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‘Use your own fortune’: Church of Sweden grilled after seeking coronavirus aid packages for migrants

Senior religious leaders in Sweden have urged the government to provide relief for asylum seekers, sparking anger from native Swedes who claim the calls for Christian charity don’t seem to extend to the country’s own citizens.

As the Covid-19 pandemic sends shockwaves through the global economy, the Swedish government should extend special support for the homeless, asylum seekers, temporary labor migrants and those awaiting deportation, the Christian Council of Sweden argued in an open letter. The group includes Antje Jackelen, Archbishop of the Church of Sweden, as well as the leaders of several other Christian denominations in the country.

Although Sweden has avoided a full lockdown, actions taken to mitigate the spread of coronavirus have created deep uncertainty for those seeking asylum in the country, the council argued. “Legislation in several areas also needs to be reviewed based on prevailing circumstances, for example in migration.”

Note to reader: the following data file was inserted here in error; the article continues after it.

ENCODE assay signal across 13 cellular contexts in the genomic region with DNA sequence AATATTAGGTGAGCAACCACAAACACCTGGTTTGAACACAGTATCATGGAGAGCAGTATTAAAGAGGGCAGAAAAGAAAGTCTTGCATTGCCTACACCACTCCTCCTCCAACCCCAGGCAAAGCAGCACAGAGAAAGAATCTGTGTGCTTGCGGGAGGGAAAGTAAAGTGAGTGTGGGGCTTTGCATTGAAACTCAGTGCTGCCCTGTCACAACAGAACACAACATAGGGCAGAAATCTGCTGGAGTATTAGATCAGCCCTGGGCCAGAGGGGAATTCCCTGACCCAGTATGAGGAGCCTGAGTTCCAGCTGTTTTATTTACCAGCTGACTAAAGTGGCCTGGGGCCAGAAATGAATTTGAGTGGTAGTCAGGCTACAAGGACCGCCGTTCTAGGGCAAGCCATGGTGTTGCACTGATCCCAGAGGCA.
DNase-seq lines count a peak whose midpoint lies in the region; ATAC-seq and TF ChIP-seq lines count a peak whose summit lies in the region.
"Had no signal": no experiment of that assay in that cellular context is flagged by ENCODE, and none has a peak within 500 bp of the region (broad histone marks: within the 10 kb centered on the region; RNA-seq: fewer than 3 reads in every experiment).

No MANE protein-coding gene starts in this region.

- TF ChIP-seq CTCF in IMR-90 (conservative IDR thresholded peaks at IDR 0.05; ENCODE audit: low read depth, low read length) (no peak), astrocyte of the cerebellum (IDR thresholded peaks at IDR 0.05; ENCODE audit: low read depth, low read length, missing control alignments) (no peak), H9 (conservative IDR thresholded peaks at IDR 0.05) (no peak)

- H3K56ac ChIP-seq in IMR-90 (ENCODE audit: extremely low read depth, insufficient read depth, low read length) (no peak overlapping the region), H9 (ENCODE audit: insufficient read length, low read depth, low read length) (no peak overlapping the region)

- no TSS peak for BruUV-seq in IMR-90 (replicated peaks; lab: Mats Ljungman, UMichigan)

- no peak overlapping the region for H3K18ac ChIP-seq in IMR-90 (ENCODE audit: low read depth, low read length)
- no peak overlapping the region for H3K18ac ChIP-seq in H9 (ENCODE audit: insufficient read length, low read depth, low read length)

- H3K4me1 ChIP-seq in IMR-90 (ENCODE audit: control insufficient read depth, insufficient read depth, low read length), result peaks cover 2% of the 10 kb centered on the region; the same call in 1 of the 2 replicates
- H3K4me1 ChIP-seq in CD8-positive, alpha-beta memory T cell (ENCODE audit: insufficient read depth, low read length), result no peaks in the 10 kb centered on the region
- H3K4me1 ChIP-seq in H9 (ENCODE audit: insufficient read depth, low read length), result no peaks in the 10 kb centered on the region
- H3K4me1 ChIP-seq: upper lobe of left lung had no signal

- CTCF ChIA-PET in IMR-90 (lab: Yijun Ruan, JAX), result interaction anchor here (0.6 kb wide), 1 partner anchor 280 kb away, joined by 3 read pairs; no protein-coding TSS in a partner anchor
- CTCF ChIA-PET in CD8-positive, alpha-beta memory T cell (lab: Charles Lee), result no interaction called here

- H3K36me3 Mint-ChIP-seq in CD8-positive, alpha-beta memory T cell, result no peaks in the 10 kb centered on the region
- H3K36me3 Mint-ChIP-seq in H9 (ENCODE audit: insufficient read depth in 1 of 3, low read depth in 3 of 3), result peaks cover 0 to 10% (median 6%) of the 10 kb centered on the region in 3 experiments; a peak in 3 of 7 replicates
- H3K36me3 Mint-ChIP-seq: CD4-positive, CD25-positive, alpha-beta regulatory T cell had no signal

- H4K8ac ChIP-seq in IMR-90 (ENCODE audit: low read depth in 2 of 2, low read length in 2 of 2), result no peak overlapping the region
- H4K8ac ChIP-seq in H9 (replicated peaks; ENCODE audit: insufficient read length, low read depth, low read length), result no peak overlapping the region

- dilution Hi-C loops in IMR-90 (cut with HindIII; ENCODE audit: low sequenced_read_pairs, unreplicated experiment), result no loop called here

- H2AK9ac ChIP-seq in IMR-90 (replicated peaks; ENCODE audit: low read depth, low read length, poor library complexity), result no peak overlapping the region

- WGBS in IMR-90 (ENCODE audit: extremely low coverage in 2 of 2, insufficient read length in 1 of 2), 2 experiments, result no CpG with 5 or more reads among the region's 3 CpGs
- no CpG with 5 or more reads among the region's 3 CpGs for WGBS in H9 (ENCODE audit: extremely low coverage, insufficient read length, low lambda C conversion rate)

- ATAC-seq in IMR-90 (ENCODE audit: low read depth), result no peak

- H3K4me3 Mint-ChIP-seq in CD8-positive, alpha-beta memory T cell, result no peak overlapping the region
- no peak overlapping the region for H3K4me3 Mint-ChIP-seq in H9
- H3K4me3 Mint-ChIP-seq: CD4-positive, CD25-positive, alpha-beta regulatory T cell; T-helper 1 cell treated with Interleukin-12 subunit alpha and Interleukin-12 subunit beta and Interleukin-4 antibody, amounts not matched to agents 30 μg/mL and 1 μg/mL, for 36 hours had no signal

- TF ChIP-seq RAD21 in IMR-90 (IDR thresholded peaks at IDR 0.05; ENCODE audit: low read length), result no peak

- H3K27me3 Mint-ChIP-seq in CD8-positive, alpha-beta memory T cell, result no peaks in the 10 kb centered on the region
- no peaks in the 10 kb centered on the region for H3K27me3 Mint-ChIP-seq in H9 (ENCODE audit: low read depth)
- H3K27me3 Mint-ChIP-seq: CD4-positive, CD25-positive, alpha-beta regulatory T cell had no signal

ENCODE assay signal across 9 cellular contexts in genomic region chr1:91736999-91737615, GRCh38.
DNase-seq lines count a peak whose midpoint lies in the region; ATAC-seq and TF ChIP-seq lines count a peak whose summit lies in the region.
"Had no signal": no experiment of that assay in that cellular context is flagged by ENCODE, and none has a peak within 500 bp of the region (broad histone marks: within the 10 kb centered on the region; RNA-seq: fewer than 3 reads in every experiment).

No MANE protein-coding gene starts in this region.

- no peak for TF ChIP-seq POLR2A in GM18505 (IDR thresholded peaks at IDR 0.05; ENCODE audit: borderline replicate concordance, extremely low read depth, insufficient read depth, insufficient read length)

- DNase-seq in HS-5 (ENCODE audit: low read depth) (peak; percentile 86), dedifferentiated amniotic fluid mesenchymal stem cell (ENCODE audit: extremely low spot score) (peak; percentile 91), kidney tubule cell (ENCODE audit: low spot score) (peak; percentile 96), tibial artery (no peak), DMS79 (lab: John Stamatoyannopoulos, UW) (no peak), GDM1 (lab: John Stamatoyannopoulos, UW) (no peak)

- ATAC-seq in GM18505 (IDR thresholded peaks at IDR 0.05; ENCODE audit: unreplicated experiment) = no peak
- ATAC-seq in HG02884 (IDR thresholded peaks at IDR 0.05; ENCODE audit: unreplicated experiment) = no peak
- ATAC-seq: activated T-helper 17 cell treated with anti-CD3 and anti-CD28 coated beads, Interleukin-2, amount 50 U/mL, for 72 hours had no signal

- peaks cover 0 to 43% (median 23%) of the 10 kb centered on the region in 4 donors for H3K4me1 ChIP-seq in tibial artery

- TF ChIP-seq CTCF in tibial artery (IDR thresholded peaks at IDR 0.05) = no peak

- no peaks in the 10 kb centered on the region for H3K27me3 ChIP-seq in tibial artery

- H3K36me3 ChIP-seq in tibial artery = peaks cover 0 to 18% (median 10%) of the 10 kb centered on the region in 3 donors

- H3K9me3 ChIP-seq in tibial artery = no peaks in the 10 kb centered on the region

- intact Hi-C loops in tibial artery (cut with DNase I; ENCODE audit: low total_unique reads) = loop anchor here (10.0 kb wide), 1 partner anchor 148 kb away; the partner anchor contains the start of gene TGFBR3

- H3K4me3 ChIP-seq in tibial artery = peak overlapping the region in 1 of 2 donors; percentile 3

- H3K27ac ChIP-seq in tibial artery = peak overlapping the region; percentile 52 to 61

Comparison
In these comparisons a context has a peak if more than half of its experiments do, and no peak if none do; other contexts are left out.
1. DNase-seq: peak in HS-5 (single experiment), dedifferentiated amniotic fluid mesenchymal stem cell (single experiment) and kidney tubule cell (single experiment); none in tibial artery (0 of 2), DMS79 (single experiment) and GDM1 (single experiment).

Although the letter didn’t get into specifics, the idea of providing government handouts to migrants stirred controversy among Swedes.

Supporters of the notion said that the Church of Sweden was protecting the vulnerable, regardless of “age, nationality or race.” The focus of this charity – and who would pay for it – elicited plenty of anger, however.

“The Church of Sweden has a great fortune. What prevents it from launching support packages for these groups?” asked one critic of the proposal.

A similarly irked observer said that the Church seemed more concerned about the wellbeing of foreign migrants than that of native-born Swedes.

The Church of Sweden has been at the center of a series of polarizing controversies.

In December, a church in Malmo unveiled a new altarpiece featuring gay couples. The Church has even pushed for gender-neutral language when referring to Jesus.

Header: A religious service is performed in a nearly empty Uppsala Cathedral on a Good Friday in Uppsala, Sweden April 10, 2020. © REUTERS/TT News Agency/Jonas Ekstromer